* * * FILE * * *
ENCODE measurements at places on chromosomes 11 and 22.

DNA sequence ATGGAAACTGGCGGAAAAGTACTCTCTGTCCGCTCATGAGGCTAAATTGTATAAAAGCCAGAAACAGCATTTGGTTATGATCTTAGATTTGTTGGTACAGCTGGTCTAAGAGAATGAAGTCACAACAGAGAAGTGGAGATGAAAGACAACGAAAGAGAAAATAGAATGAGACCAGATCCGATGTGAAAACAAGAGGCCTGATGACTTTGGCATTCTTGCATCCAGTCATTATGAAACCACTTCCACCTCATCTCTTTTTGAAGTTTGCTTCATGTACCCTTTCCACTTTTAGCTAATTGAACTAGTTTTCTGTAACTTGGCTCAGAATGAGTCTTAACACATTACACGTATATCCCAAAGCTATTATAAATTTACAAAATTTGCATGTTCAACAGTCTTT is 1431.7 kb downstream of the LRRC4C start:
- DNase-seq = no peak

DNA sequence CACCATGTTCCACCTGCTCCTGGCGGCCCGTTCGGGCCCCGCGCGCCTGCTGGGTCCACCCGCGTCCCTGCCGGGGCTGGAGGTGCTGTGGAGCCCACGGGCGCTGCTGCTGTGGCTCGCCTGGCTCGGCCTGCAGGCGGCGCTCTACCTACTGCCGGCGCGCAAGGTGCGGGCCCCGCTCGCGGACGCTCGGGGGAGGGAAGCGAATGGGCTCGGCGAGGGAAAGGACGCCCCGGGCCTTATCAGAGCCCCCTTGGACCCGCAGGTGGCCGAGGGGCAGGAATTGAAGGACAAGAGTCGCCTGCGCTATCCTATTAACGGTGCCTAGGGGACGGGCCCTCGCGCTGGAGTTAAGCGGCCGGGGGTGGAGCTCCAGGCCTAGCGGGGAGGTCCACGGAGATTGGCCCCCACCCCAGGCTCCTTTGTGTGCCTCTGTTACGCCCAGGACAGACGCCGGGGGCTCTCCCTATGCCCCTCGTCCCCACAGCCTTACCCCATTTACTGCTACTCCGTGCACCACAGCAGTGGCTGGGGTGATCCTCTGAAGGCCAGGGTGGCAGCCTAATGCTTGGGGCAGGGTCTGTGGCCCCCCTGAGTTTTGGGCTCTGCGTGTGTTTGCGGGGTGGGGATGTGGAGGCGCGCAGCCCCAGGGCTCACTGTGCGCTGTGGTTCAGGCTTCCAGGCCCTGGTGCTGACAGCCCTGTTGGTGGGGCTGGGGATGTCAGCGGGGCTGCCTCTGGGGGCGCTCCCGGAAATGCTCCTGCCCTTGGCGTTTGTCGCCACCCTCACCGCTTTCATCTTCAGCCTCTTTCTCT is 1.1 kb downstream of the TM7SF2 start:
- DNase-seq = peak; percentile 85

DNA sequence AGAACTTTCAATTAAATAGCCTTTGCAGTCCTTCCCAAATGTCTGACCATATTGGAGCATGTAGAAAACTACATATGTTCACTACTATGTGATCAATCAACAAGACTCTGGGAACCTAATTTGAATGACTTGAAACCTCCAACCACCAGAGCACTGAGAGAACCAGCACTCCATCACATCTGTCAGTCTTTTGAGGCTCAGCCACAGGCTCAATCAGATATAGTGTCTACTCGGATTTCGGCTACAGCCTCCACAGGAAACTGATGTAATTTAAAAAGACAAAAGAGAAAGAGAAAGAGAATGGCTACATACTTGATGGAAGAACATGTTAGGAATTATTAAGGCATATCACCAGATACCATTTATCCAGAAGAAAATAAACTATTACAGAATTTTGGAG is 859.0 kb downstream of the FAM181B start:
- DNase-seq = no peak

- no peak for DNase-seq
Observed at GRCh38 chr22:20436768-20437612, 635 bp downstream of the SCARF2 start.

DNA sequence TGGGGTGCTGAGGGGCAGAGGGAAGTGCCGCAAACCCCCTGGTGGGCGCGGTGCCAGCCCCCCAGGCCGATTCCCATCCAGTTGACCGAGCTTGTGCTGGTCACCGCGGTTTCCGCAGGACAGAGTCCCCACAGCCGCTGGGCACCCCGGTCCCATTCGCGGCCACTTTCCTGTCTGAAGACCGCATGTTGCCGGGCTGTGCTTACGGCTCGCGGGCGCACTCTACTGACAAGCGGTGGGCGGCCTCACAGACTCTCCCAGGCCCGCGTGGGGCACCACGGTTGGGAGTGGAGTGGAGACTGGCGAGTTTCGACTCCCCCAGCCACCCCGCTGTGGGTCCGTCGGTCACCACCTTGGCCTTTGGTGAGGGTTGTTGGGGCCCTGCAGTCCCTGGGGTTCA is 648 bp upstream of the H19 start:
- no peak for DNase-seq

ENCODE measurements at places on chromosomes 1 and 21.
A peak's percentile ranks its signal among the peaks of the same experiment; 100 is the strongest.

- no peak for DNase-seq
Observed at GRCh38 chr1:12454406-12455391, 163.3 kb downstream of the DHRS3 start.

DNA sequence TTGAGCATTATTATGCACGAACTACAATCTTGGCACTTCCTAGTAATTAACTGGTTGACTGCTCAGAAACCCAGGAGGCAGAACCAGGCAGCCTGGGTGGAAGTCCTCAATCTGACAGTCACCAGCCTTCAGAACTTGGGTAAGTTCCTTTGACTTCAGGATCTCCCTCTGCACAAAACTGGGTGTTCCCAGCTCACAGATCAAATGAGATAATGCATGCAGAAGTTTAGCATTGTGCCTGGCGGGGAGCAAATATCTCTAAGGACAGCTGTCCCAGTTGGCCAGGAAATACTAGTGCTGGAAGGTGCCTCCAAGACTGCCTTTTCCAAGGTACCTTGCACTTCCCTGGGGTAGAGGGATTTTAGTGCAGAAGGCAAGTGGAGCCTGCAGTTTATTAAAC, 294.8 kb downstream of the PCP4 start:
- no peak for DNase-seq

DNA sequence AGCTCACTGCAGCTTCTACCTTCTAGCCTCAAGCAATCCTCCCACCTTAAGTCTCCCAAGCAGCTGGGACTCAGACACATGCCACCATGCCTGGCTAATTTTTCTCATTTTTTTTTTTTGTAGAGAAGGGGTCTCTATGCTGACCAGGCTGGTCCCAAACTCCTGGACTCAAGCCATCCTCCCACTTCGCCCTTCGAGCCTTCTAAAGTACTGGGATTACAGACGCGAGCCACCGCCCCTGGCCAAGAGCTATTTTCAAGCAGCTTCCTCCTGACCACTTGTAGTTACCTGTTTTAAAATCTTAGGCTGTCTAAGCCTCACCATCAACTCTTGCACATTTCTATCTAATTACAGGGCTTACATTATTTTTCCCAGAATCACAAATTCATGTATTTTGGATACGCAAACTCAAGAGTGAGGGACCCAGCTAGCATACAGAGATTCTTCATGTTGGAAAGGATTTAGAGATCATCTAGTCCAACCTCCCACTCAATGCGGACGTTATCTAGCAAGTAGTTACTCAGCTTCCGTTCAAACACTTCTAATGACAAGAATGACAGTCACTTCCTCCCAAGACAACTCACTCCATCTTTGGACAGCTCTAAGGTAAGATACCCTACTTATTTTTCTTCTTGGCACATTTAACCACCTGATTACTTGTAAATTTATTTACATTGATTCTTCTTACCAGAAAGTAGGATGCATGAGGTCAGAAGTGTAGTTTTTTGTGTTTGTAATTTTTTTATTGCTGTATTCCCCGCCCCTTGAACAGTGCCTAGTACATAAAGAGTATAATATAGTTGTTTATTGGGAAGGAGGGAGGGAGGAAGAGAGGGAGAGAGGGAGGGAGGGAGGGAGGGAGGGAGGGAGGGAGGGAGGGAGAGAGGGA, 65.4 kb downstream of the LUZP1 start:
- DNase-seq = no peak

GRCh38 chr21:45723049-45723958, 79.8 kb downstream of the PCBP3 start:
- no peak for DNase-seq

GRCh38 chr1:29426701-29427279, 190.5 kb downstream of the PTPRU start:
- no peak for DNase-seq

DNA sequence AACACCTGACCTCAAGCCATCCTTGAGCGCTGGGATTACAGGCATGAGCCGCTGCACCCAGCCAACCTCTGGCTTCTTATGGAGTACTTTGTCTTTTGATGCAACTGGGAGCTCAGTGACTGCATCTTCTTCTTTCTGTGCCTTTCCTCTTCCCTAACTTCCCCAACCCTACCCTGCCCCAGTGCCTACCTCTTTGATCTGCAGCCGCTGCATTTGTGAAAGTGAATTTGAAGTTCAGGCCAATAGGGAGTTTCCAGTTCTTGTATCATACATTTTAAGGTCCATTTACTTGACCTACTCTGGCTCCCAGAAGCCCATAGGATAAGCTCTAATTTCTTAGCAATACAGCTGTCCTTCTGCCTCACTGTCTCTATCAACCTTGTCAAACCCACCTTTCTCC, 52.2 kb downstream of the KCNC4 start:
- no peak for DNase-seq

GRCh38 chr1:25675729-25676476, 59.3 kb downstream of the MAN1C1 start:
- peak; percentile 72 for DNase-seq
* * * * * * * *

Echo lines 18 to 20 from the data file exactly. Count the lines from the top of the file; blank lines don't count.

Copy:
DNA sequence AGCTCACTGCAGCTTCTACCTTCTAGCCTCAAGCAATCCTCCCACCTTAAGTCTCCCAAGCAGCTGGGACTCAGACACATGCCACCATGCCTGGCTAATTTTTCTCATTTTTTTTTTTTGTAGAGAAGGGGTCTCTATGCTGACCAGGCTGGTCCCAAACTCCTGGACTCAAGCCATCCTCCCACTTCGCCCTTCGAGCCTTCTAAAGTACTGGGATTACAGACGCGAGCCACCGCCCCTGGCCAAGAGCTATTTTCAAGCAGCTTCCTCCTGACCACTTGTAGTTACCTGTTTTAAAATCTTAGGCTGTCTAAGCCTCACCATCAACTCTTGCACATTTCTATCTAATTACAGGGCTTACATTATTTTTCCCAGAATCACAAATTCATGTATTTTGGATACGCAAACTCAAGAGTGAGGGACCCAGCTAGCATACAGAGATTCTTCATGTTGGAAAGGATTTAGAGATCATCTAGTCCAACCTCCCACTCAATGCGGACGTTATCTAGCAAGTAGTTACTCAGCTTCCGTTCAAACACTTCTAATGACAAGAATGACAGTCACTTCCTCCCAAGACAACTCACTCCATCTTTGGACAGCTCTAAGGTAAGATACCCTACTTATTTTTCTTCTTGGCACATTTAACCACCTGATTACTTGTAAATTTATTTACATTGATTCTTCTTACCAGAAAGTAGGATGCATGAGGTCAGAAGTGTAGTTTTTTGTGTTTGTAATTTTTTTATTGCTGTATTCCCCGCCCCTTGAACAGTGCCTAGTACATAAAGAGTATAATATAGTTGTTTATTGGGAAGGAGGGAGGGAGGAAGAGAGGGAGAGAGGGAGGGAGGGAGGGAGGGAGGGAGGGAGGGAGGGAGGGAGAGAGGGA, 65.4 kb downstream of the LUZP1 start:
- DNase-seq = no peak

GRCh38 chr21:45723049-45723958, 79.8 kb downstream of the PCBP3 start: